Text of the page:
A study published in the journal Chronobiology International has suggested that a cup of coffee and a short nap afterward, which they call caffeine-nap, can help individuals working night jobs to stay alert on their jobs. The researchers said that this unlikely pairing can reduce sleep inertia and improve attention.
Stephanie Centofanti, the study author said in a statement, "As a result, they commonly use a range of strategies to try to boost their alertness while on the nightshift, and these can include taking power naps and drinking coffee."
Counteracting Sleep Inertia
Shift workers are often chronically sleep-deprived because they have disrupted and irregular sleep patterns. The findings of the study suggest the combination could help counteract the kind of sleep inertia that is experienced by many shift workers.
According to the researchers, many workers nap during a night shift because they get so tired. But the downside is that they can experience 'sleep inertia' and this can impair their performance and mood for up to an hour after their nap.
"Caffeine is also used by many people to stay awake and alert. But again, if you have too much coffee it can harm your overall sleep and health," Centofanti said. If you use it to perk you up after a nap, it can take a good 20-30 minutes to kick in, so there's a significant time delay before you feel the desired effect.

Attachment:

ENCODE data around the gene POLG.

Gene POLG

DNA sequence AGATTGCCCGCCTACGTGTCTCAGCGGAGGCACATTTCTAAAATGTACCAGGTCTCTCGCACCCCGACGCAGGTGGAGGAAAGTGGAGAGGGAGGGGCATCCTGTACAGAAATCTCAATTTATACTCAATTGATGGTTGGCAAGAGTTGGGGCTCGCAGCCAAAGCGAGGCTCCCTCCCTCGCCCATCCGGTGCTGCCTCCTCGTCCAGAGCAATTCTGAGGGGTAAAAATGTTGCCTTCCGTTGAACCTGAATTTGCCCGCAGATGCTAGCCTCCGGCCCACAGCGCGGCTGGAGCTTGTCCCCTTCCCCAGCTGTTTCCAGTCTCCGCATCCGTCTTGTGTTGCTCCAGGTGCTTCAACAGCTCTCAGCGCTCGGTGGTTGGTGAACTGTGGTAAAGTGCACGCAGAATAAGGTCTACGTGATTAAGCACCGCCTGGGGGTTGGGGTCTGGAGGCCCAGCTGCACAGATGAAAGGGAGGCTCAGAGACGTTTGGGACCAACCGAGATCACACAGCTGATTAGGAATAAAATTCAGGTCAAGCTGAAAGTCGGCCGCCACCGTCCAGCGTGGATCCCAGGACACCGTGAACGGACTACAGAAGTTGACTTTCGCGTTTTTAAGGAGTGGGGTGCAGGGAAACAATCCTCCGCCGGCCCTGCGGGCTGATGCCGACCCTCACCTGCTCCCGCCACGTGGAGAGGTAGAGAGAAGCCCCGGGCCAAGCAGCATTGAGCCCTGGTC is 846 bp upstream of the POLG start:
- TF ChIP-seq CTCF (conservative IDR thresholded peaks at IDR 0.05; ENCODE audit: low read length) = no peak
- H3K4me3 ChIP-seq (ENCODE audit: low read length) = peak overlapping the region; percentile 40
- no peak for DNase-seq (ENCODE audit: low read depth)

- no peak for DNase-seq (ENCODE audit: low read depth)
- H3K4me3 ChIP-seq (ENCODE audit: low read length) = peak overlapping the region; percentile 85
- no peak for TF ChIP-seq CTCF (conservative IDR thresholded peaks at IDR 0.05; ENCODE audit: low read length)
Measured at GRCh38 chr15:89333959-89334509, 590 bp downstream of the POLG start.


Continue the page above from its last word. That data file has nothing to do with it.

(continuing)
Miracle of 'Caffeine-Nap'
A 'caffeine-nap' (or 'caff-nap') could be a viable alternative - by drinking a coffee before taking a nap, shift workers can gain the benefits of a 20-30-minute nap then the perk of the caffeine when they wake. The small pilot study tested the impact of 200 mg of caffeine (equivalent to 1-2 regular cups of coffee) consumed by participants just before a 3.30 am 30-minute nap, comparing results with a group that took a placebo.
Participants taking a 'caffeine-nap' showed marked improvements in both performance and alertness, indicating the potential of a 'caffeine-nap' to counteract sleep grogginess. The researchers noted that this shows a promising fatigue countermeasure for shift workers. Centofanti said that the next move is to test the new finding on more people.
(With inputs from agencies)